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2012 Kermadec Islands eruption facts for kids

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2012 Kermadec Islands eruption
Havre Seamount Eruption 19 July 2012 with labels.jpg
NASA image of Havre Seamount eruption and initial formation of pumice raft
Volcano Havre Seamount
Type Submarine
Location Kermadec Islands
31°07′13″S 179°58′07″W / 31.12028°S 179.96861°W / -31.12028; -179.96861

The 2012 Kermadec Islands eruption was a major undersea volcanic eruption that was produced by the previously little-known Havre Seamount near the L'Esperance and L'Havre Rocks in the Kermadec Islands of New Zealand. The large volume of low density pumice produced by the eruption accumulated as a large area of floating pumice, a pumice raft, that was originally covering a surface of 400 square kilometres (150 square miles), spread to a continuous float of between 19,000 and 26,000 square kilometres (7,500 and 10,000 sq mi) and within three months dispersed to an area of more than twice the size of New Zealand.

The thickness of the raft may initially have been as high as 3.5 metres (11 feet) and was reduced to around 0.5 metres (1 foot 8 inches) within a month.

Three months after the eruption, the mass had dispersed into very dilute rafts and ribbons of floating pumice clasts. Most pumice clasts became waterlogged and sank to the sea floor while some flocks have stranded in the Tonga islands, on the northern shores of New Zealand, and eventually on the eastern coast of Australia one year after the eruption.


Kermadec Arc
Bathymetric map of Kermadec islands and seamounts

The eruption of the Havre Seamount was not initially noticed by scientists, and volcanologists were not even aware that the Havre Seamount was an active submarine volcano. After the pumice raft was detected, researchers retrospectively examined satellite imagery and past seismic activity in an attempt to pinpoint the time and location of the eruption that produced the pumice raft. Seismologists discovered a cluster of earthquakes (ranging in magnitude between 3.0 and 4.8) that occurred 18–19 July 2012. These earthquakes were consistent with magma rising into a magma chamber prior to eruption. Analysis of satellite imagery showed an ash plume appear on 18 July 2012 and conclude several days later. Although some volcanologists initially believed that the eruption might have occurred at the Monowai Seamount, this possibility was later ruled out. It is also believed that the eruption was unrelated to the 2012 Te Māri eruption at New Zealand's Mount Tongariro.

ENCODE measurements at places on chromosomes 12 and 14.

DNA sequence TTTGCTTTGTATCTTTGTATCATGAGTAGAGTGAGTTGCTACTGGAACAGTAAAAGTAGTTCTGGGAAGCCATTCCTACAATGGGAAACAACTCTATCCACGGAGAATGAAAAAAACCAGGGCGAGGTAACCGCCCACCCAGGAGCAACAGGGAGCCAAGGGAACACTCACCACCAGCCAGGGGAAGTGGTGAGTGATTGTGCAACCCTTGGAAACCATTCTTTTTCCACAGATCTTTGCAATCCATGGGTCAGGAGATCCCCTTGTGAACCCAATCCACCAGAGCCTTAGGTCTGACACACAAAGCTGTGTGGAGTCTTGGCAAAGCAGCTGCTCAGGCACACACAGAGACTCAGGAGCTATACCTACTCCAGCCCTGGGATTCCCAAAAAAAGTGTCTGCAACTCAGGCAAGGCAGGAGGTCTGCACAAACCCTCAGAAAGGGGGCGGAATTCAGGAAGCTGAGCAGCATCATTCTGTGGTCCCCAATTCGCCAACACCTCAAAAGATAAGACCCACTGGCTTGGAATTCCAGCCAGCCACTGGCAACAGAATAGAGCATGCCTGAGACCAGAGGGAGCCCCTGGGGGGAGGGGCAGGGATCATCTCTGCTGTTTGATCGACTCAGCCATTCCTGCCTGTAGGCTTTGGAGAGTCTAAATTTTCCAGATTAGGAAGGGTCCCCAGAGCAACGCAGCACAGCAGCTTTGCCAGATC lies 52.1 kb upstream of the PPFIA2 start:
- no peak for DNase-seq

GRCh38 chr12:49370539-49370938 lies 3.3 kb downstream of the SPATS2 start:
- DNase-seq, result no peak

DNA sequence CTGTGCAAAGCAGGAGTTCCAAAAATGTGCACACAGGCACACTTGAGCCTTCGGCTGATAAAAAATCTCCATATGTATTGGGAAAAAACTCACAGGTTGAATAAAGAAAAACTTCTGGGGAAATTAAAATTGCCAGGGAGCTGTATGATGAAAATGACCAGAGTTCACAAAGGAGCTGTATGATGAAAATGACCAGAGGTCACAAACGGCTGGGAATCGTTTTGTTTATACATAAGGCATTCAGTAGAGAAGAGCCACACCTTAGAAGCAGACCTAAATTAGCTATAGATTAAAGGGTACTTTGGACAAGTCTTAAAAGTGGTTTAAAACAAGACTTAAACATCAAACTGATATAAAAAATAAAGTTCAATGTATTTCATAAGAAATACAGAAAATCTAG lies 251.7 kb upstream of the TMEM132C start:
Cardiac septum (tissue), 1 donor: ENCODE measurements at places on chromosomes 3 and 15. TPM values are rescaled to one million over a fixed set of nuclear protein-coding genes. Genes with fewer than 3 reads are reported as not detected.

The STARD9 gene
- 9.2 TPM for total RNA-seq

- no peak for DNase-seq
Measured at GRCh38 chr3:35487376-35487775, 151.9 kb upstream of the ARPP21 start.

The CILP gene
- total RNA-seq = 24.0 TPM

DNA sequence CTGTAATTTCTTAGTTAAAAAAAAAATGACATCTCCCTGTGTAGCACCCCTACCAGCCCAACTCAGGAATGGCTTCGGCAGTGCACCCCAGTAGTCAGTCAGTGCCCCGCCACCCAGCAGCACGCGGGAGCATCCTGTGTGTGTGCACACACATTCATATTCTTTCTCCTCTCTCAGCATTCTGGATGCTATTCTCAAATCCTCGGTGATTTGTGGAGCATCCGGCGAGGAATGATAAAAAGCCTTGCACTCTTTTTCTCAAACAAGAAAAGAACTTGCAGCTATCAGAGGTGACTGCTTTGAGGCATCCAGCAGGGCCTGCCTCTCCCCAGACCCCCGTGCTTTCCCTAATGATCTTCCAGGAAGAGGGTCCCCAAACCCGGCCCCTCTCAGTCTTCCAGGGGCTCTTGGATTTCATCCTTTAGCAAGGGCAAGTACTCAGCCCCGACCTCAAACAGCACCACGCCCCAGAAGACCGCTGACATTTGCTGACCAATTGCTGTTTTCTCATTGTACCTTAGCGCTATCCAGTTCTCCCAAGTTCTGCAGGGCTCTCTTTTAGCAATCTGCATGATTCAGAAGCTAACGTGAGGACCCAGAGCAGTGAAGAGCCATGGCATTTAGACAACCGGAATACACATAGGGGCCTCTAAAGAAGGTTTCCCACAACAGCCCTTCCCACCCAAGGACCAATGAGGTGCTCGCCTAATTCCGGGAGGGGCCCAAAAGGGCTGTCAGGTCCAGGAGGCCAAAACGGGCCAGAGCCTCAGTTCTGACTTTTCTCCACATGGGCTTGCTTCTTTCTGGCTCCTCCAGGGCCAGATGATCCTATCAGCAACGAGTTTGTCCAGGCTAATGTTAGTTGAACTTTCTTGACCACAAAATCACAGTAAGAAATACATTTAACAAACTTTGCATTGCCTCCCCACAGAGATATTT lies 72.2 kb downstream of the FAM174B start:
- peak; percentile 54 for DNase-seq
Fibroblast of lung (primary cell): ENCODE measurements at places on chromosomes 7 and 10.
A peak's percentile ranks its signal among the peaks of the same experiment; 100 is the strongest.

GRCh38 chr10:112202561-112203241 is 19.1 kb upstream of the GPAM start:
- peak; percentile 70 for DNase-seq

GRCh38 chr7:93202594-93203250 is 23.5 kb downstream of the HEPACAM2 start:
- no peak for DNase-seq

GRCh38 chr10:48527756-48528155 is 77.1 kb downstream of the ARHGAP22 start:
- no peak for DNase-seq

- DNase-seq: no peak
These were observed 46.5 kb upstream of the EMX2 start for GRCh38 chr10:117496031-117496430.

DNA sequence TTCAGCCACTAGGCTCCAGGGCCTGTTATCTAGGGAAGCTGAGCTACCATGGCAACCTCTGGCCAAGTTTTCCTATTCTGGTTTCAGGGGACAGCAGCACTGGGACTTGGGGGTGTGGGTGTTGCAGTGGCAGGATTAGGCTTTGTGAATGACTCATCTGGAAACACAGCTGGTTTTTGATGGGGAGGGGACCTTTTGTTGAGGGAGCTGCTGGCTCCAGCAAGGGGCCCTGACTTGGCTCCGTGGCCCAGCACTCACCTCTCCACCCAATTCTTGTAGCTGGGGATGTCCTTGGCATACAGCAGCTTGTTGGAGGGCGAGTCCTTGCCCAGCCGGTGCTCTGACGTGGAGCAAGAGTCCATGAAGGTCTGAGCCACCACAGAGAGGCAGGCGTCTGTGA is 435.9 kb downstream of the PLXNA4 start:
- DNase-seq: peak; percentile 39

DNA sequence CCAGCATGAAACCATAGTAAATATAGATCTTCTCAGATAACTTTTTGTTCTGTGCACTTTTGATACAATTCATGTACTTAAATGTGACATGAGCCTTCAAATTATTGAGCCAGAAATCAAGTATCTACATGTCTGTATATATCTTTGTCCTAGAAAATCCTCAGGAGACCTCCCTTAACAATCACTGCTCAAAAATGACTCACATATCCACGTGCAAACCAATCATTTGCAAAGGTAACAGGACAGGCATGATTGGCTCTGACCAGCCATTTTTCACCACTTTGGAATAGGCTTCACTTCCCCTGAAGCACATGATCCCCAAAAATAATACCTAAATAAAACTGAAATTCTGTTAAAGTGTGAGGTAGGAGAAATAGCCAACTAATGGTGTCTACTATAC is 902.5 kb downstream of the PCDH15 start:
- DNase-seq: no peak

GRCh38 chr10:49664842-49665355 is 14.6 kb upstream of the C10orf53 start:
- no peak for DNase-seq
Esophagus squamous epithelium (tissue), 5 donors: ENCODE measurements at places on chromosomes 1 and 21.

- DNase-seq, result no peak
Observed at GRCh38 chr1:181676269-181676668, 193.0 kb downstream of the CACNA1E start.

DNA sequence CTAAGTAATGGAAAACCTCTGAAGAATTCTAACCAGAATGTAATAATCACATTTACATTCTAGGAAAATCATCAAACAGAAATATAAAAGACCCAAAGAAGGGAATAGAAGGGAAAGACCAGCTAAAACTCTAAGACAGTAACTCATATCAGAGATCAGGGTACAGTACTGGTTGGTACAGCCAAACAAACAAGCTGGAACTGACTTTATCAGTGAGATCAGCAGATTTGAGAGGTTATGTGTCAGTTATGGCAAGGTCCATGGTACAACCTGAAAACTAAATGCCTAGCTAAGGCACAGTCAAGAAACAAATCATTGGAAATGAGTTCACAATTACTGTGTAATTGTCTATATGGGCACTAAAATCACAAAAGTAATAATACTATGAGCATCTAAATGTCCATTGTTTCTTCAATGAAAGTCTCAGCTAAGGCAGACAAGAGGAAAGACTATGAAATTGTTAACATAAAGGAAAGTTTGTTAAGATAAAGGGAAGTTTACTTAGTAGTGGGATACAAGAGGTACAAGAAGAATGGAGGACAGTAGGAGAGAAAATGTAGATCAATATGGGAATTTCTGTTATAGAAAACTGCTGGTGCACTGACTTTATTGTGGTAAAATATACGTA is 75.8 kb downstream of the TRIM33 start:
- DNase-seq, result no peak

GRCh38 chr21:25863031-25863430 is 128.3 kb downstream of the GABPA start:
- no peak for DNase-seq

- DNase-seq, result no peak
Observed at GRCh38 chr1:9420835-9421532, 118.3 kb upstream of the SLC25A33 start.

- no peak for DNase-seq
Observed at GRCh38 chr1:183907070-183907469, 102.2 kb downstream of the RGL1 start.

In 2015 a scientific expedition set out to study changes of seafloor topography in the area surrounding Havre Seamount. The same group of researchers mapped the distribution of the floating pumice blocks driven by wind, ocean currents and eddies.

Pumice raft

Kermadec Islands pumice raft on 12 August 2012. Raft can be seen as fibrous tendrils primarily in lower right quadrant; Raoul Island can be seen as green dot near upper right.

Scientists were not aware that any eruption had occurred until a huge pumice raft was sighted and photographed at 14:40 NZST on 31 July 2012 by Maggie de Grauw while on a commercial flight from Faleolo, Samoa to Auckland, New Zealand. She emailed her pictures to Dr Scott Bryan, senior research fellow at Queensland University of Technology. After discussion it was ascertained that the raft was around 1,000 kilometres (620 miles) north of Auckland. Bryan then contacted Olivier Hyvernaud from the Laboratoire de Géophysique, Tahiti, who confirmed the location from Terra/MODIS imagery from NASA. The raft was subsequently sighted by members of the New Zealand Defence Force on 9 August 2012—several weeks after the eruption had occurred. It was spotted by an Orion aircraft and then approached and sampled by the strategic sealift ship HMNZS Canterbury. The pumice raft measured approximately 480 kilometres (300 mi) in length and more than 48 kilometres (30 mi) in width, making the floating island larger in surface area than Israel. An officer in the Royal Australian Navy said that it was "the weirdest thing [he had] seen in 18 years at sea".

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